Hale has tried out in four pro camps - Redskins, Dolphins, Falcons, and the Birmingham Stallions of the USFL - but has so far never been able to make the final cut. His wife Micki says he doesn't let it show, but she knows he's disappointed. "Sometimes I really do wish he would give it up and spend more time at home," she asserts. "But if I made him do that or it wasn't his own choice, he'd be miserable."
Free safety Dez Jackson was miserable a few years ago when he broke his hand in a fight and lost his shot at going to the University of West Virginia on a scholarship. "My parents didn't have the money for me to finish school," says the 22-year-old Jackson, who grew up in Liberty City and still lives there with his aunt. The area was a good training ground for a football player, he says - you learned to play hard, stay tough, and, most important, move fast. "You run from dogs in the street a lot," Jackson explains. "You'll be walking down the street and a dog would break out of a yard and you've got to run."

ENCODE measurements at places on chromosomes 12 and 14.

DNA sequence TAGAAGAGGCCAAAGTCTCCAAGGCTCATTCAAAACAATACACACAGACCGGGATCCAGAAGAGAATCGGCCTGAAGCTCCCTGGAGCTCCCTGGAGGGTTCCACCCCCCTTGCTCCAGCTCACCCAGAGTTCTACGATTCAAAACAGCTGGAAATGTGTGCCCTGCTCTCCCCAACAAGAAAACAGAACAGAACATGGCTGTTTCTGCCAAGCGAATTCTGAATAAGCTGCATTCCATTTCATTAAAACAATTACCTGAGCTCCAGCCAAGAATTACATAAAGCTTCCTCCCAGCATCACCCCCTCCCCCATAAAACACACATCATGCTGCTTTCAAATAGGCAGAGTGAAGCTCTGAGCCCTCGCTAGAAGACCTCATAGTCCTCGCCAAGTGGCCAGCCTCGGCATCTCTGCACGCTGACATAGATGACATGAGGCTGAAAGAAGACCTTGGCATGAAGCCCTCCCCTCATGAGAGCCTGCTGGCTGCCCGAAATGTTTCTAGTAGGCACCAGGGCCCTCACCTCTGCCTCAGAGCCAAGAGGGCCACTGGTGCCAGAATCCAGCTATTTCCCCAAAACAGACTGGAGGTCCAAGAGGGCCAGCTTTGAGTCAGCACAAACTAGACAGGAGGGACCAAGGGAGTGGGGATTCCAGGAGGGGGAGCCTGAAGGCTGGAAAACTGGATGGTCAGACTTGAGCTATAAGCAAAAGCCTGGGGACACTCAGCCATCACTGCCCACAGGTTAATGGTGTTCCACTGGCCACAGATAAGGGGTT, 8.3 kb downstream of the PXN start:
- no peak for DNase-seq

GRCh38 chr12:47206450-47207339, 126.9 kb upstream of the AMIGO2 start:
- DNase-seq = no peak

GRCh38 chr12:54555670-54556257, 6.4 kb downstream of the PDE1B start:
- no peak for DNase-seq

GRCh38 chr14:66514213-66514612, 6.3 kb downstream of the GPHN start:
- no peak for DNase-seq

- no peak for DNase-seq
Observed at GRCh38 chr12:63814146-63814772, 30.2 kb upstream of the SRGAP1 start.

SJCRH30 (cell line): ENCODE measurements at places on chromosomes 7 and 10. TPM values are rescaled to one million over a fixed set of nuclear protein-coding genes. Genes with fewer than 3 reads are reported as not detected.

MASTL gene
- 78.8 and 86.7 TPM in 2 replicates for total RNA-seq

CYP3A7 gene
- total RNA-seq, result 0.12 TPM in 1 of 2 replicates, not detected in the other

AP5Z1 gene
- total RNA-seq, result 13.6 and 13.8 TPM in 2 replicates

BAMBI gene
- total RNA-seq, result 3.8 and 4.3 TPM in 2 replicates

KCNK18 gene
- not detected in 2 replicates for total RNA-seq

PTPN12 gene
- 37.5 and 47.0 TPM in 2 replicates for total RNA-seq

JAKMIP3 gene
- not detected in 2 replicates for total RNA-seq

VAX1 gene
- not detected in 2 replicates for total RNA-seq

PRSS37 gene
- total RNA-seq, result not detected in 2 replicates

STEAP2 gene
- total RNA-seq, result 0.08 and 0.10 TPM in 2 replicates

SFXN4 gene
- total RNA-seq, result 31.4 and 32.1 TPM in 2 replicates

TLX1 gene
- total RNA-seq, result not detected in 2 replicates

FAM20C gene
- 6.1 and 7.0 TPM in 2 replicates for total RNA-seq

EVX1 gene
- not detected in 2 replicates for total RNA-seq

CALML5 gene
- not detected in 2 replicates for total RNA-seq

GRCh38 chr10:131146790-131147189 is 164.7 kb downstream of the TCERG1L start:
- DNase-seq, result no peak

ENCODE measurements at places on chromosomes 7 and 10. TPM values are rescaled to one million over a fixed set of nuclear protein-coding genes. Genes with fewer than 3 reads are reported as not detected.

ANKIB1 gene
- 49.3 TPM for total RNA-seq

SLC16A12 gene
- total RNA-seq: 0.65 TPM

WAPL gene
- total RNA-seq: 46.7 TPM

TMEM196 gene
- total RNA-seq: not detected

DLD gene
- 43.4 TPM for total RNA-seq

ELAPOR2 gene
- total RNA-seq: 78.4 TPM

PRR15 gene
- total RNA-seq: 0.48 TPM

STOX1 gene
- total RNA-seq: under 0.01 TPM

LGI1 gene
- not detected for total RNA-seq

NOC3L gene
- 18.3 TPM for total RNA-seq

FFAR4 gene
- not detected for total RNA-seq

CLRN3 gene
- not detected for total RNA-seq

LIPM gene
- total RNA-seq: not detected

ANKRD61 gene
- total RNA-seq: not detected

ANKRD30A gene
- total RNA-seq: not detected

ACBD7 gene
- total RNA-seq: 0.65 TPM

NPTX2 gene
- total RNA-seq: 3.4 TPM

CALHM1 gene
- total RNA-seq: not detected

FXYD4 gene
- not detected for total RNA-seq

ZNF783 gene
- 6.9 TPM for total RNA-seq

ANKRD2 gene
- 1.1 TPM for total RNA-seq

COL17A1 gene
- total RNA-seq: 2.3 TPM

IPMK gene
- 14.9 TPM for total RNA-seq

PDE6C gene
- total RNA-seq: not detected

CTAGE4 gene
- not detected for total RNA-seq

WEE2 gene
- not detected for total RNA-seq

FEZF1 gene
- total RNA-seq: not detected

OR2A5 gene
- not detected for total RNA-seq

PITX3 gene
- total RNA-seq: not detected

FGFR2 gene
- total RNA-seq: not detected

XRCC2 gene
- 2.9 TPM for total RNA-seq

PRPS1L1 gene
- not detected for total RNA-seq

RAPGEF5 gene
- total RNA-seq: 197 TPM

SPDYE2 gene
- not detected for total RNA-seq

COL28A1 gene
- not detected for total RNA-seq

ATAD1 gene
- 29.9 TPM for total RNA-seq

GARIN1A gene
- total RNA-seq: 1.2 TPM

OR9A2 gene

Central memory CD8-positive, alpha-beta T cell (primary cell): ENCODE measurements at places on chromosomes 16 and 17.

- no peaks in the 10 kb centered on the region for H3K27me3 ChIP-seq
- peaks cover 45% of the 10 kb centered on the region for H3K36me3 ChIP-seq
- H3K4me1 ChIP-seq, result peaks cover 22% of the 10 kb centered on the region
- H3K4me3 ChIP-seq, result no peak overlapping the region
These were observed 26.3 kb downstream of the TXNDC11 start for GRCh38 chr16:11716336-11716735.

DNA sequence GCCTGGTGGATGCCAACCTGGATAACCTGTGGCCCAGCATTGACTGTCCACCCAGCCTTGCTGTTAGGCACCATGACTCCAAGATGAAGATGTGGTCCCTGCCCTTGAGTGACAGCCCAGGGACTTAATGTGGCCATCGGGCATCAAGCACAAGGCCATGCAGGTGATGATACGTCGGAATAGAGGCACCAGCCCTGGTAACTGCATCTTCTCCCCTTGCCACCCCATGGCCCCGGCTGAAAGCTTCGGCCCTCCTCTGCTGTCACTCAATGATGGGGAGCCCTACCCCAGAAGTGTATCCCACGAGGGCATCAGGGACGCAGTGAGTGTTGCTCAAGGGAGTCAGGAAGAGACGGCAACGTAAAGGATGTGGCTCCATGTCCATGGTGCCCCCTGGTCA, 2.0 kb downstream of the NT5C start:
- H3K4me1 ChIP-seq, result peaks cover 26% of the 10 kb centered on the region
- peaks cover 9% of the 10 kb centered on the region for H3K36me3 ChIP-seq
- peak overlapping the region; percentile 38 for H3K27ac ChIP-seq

What Jackson wants is an opportunity to have a pro scout see him play. "All I need is a look," he insists. "Canadian League, World League, NFL, it doesn't matter, as long as it pays. The only person who hits harder than me is [All-Pro safety] Ronnie Lott. If my mama was running the ball, I'd hit her hard, too."
Randy Seymour spent four years behind bars after being convicted of robbery when he was fifteen. "I was bad. I was using drugs and I was out there stealing to support my habit. And I went to prison; that's why I missed my high school days," says the 21-year-old wide receiver. Now, he says simply, "I just want to move forward. Here's my chance."
"These are guys that if you see them on the street, you would go, `Oh, let me get away from them,'" says 22-year-old Tony Rodriguez, who works in his family's freight-shipping business. "But here you get to know them on a different level. You suffer with them, you cry with them, you go through the pains of practice with them, and it unifies people."
Rodriguez gave up football when he dropped out of Southwest High to get married after his junior year. The marriage never materialized, and he eventually went back to high school to earn his diploma. But by that time, he says, he was no longer eligible to play high school sports and had missed his chance for a college football scholarship. "I'm sure I would have had a shot at some school," says the six-foot-one, 300-pound lineman. "Probably not a big school, but a small school at least. It would have meant an education, which my family couldn't afford. It would have meant a different life."